Comparing RDF Graph and Property Graph Models: Features and Use Cases
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  Xavier Lopez   Xavier Lopez
Senior Director
  Gabriela Montiel   Gabriela Montiel
Principal Member of Technical Staff


Monday, January 30, 2017
08:30 AM - 10:00 AM

Level:  Technical - Introductory

Recent interest in graph databases has led to questions on selecting the appropriate graph database or graph analysis tool for a given solution. In this tutorial, we will introduce attendees to the two graph data models: the Resource Description Framework (RDF) model and the Property Graph model. RDF and property graph are both flexible, well-known data models suitable for modeling entities and relationships. Since they are both fundamentally graph models, they exhibit similarities, but also have some striking differences in their feature set and intended uses. For example, RDF, an open W3C standards graph with built-in uniqueness for every node and edge, is optimized for semantic searching and for supporting a unified metadata layer across one or more graphs, disparate datasets, and linked data. On the other hand, a property graph is node-centric, whereby relationships, represented as edges, connect the nodes to form the structure of the graph. Being node-centric enables social network analysis to detect communities and components, evaluate community structures, rank nodes, and find paths between nodes in a network. In short, a property graph model is designed to carry powerful graph analytics (i.e. path calculation, page rank, and centrality).

In this tutorial we introduce and compare these two graph data models, their underlying features, and general use cases. Instead of comparing different vendor products, this session will provide examples of both commercial and open source products. Specific feature comparisons will include: deployment options (database, in-memory, Hadoop), access methods, search, and analytical capabilities. The session will also highlight how it is possible to combine RDF and property graph platforms to support rich analytic workflows.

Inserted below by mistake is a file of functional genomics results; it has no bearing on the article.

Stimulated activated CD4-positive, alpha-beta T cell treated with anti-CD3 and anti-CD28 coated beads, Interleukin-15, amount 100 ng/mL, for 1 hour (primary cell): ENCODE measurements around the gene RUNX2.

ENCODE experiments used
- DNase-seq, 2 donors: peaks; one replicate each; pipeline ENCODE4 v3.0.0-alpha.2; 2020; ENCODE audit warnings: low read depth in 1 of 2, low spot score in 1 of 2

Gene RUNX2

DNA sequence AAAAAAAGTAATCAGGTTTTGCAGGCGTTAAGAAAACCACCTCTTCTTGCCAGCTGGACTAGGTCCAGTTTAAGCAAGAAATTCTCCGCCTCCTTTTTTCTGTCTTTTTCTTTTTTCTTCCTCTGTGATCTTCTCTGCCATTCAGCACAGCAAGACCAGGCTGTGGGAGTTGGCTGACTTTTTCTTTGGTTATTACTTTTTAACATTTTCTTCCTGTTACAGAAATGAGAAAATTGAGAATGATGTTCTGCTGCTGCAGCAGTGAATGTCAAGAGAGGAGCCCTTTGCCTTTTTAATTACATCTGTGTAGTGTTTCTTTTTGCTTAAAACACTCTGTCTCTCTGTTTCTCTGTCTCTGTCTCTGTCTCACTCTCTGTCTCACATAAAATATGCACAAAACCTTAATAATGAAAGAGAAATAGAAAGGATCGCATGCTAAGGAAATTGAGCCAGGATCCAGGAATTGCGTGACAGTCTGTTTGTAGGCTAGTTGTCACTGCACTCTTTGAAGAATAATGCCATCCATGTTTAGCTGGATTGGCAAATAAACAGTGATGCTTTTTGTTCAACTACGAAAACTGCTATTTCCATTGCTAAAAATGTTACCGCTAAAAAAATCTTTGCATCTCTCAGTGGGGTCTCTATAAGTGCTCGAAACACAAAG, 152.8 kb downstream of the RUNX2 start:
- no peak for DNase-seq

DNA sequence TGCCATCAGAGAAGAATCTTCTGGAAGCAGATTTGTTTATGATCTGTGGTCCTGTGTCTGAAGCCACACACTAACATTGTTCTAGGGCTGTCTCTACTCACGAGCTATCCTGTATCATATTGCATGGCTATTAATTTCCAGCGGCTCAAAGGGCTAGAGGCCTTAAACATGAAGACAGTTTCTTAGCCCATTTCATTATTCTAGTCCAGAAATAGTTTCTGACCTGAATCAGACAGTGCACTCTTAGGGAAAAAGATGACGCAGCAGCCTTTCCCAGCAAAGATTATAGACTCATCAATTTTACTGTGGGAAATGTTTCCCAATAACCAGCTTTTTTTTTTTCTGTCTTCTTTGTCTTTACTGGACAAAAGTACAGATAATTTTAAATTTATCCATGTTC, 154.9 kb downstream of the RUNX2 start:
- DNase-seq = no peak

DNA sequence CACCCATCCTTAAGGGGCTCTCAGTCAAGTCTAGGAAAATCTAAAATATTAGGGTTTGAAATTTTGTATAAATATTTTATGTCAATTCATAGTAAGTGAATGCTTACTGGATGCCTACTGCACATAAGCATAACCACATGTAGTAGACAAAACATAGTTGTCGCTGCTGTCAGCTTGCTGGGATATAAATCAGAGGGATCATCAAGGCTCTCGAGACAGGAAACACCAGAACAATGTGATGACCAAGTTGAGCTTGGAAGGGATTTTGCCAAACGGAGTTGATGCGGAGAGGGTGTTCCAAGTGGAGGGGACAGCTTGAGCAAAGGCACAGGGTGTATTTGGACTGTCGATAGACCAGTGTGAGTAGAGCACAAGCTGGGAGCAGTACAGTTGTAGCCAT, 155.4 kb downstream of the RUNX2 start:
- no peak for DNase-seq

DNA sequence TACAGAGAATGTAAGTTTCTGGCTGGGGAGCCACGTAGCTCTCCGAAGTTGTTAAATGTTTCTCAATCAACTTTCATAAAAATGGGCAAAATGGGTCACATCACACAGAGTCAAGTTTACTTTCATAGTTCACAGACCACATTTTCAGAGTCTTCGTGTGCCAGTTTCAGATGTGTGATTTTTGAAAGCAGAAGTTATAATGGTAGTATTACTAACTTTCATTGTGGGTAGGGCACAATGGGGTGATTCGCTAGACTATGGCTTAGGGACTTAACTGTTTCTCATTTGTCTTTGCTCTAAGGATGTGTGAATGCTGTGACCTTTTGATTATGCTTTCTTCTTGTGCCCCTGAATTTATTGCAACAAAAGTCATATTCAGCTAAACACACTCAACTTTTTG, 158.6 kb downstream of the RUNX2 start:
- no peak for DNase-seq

Xavier Lopez is Director of Oracle's Spatial and Graph technologies group. Xavier leads Oracle in spatial and graph database technologies. He has over 20 years of experience in these areas. He holds advanced engineering and planning degrees from University of Maine, MIT, and the University of California, Davis. Xavier has been active in numerous academic and government research initiatives. He is the author of a book on government spatial information policy and has authored over 100 scientific and industry publications in areas related to spatial and graph technologies.

Gabriela Montiel Moreno is a Senior Member of Technical Staff for Oracle in the Semantic Technologies Group. She participates in the development of RDF Graph features over NoSQL Databases. She received her Master in Computer Science from the Universidad de las Américas-Puebla (UDLAP) in Mexico where she focused her research in applications for autonomic data integration based on semantics. Her research interests include Semantic Web technologies, data integration, autonomic computing, and computational logic.

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